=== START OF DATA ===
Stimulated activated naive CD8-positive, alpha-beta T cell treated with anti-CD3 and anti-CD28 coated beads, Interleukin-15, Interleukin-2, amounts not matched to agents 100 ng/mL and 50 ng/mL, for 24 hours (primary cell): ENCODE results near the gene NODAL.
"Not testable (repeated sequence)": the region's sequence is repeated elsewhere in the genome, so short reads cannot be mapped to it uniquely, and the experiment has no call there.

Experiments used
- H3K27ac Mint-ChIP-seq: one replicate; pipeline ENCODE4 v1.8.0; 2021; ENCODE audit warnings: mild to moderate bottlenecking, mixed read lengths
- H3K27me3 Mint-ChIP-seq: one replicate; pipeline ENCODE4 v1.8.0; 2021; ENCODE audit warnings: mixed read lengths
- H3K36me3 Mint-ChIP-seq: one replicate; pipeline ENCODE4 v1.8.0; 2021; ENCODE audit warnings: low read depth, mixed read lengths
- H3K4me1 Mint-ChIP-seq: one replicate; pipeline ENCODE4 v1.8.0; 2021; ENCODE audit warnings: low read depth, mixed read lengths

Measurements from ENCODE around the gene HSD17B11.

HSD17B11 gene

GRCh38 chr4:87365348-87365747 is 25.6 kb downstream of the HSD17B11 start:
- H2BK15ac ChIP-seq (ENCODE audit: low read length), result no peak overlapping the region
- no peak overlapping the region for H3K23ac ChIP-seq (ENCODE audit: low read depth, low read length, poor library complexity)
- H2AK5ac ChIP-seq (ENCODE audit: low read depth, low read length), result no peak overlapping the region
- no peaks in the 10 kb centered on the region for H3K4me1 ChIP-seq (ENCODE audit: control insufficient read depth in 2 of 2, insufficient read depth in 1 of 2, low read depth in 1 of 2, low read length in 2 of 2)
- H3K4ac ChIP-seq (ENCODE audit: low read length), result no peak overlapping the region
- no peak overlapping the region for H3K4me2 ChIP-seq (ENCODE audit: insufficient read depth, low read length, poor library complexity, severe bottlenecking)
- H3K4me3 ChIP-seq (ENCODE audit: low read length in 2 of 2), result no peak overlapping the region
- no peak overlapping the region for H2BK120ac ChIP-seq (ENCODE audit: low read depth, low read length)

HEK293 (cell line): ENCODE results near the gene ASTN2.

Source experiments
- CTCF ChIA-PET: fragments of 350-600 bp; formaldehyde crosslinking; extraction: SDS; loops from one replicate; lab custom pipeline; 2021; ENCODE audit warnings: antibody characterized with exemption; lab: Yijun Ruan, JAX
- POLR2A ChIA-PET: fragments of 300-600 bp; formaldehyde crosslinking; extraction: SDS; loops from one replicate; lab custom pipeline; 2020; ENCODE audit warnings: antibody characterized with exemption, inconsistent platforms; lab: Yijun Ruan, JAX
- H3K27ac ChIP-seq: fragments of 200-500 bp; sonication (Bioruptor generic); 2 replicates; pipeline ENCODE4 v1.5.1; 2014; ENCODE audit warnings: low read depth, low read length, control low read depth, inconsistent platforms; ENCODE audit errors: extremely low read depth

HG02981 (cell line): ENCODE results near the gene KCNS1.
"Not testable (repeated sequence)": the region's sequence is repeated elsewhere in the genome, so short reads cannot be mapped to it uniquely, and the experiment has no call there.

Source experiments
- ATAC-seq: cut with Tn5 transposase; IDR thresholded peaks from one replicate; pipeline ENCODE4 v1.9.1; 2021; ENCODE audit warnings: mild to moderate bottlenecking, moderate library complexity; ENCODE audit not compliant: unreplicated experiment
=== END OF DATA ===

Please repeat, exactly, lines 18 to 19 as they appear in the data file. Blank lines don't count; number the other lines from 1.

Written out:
- no peak overlapping the region for H2BK120ac ChIP-seq (ENCODE audit: low read depth, low read length)

HEK293 (cell line): ENCODE results near the gene ASTN2.